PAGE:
UAE committed an act of piracy in Somalia
The United Arab Emirates (UAE) and its allies, including notorious Blackwater private militia founder Erik Prince, continue to pursue acts of sabotage against Somalia.
It has been a long-standing Western policy to keep Somalia impoverished and destabilized and they have found in the UAE a reliable agent to achieve their aims. The brazenness they have shown in pursuing the schemes of sowing chaos in East Africa is normally found among common outlaws.
The UAE is working on a two-pronged policy in Somalia and neighboring countries. It is helping its Western allies to secure their neocolonial aims in the region while furiously advancing its own vital economic interests.
Dubai-based port management company DP World is a crucial part of this strategy. The U.S. military trusts DP World more than any other company in facilitating port calls and other logistics services. Dubai’s Jebel Ali Port is a major facility used by the U.S. military and it works in Western interests to encourage DP World’s ambitious expansion into new territories.
On the strategic Horn of Africa, Djibouti was an early success for DP World when it secured a concession in 2006 to operate the Doraleh Container Terminal. But the UAE suffered a setback when Djibouti’s government terminated the deal this year, alleging the company used illegal methods and corruption to secure the contract.
Another accusation against Dubai is that it undermined the Djibouti port’s development to maintain the competitive edge of Jebel Ali, which is facing a threat to its supremacy from Qatar’s new Hamad Port, Iran’s Chabahar and Gwadar in Pakistan.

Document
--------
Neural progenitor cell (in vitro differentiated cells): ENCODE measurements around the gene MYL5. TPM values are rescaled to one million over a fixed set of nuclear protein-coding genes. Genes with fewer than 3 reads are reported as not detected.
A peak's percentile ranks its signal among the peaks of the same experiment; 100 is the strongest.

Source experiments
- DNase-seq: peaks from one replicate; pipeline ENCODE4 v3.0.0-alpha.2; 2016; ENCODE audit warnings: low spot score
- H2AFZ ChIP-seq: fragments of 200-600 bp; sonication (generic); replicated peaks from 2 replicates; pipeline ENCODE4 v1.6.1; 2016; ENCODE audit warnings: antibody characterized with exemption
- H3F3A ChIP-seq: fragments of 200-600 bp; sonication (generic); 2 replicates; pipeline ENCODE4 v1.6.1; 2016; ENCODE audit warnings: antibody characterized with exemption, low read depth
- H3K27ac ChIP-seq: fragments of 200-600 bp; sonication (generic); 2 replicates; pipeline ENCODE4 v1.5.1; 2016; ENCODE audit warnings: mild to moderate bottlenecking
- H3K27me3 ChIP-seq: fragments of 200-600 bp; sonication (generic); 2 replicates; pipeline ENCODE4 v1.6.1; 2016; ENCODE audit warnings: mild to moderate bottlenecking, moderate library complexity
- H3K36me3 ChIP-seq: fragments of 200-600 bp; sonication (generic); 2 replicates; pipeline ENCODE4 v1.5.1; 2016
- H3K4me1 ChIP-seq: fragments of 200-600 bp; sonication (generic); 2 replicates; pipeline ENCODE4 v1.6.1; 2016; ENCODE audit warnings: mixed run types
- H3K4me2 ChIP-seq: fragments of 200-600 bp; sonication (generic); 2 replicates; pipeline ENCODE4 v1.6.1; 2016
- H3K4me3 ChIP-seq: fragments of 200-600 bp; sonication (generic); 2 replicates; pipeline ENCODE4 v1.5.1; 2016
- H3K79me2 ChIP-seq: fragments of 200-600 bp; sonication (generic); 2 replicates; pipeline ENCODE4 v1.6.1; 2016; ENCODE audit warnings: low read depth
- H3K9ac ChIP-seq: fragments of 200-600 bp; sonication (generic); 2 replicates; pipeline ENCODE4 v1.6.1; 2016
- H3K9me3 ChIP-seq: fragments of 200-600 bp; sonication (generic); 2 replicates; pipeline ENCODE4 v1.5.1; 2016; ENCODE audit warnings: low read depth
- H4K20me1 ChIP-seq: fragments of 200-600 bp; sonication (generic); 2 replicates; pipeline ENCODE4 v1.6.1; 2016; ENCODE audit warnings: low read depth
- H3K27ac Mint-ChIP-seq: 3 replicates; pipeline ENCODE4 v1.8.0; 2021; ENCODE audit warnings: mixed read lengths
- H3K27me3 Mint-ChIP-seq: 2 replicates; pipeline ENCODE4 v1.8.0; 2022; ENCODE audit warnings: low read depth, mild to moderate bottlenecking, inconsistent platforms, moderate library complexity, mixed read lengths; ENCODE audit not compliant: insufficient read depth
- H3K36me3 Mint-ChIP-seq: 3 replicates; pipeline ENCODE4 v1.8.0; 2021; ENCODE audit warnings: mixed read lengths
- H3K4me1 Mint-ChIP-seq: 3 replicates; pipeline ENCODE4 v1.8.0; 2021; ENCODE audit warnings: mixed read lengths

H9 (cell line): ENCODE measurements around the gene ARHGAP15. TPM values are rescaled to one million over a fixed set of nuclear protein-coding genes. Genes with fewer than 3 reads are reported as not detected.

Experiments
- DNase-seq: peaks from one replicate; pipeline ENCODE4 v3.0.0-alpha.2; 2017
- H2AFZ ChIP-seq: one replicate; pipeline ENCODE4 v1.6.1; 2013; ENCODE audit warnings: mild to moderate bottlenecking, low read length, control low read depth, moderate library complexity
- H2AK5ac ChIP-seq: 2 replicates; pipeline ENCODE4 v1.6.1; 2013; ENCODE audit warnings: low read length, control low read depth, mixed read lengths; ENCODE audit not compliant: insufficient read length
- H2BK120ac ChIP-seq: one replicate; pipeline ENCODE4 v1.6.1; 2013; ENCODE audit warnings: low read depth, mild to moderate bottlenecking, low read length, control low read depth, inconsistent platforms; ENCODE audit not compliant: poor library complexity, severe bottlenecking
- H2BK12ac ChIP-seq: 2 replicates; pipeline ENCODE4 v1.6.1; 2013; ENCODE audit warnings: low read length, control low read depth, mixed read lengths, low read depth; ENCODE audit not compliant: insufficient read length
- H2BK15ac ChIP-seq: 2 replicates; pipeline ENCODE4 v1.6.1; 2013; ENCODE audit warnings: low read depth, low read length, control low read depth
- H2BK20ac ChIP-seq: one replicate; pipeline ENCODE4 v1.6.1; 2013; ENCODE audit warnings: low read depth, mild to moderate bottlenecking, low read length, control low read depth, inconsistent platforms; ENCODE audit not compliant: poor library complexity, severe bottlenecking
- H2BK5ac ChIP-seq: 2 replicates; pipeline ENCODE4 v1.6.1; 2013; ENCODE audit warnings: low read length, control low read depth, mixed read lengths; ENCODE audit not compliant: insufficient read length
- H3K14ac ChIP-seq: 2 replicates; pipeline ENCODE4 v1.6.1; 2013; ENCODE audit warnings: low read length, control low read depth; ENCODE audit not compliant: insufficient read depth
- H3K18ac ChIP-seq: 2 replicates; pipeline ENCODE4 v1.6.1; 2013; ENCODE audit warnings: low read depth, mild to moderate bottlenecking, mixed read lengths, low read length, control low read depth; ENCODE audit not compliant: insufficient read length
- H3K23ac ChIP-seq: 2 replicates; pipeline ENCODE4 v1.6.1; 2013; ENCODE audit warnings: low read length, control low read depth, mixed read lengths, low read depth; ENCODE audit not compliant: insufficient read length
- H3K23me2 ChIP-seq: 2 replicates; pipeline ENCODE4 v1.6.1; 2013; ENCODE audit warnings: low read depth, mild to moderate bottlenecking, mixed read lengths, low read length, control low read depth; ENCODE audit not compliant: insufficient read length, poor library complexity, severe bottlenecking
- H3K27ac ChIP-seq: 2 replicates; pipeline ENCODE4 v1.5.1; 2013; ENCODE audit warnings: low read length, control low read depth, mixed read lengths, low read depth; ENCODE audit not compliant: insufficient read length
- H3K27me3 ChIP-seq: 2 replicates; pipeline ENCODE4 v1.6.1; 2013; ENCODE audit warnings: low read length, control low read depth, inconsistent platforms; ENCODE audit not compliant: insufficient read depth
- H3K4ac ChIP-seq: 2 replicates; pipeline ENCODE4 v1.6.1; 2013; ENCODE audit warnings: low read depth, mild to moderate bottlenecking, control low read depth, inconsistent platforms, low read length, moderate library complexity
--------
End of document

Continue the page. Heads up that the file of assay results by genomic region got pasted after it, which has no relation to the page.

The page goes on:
The combined impact of these three ports will end Jebel Ali’s role as a regional shipping hub. The UAE’s port and free zone infrastructure investments have relied on unrealistic endless growth projections in regional trade and also the thinking that every country, big or small, is willing to eat out of the UAE’s hand.
In Djibouti, the UAE’s plan was not only to manage East Africa’s transshipments, but position itself close the strategic Mandeb Straight sea lane through which so much energy and other commercial cargo passes to Asia and Europe.
Losing Djibouti is a shock to the UAE’s system and would make it even more desperate to find other assets to compensate for its loss.
Dubai, which enjoys Western lobbying support, has taken the matter to an arbitration court in London.
“The illegal seizure of the Terminal is the culmination the Government’s campaign to force the DP World to renegotiate the terms of the concession,” the company said in a public statement in February. Djibouti said DP World rejected “good faith attempts” from the government “to resolve the issue amicably.”The mindless war being conducted by Saudi Arabia and the UAE against Yemen has similar goals to remove all maritime challenges in the neighborhood. Capturing Aden is key to Abu Dhabi’s deadly future regional man oeuvres and the U.K. and U.S.’s enthusiasm about bringing destruction to Yemen and its people must also be seen in this perspective.
Long before the Arab Spring, DP World had tried to take control of the Port of Aden when Ali Abdullah Saleh was president and enjoyed unchallenged authority. The late Yemeni leader was a veteran of the Arab League’s Byzantine politics and handled UAE officials well. He understood the harbor’s importance well as a tool to do a commercial deal favoring the UAE.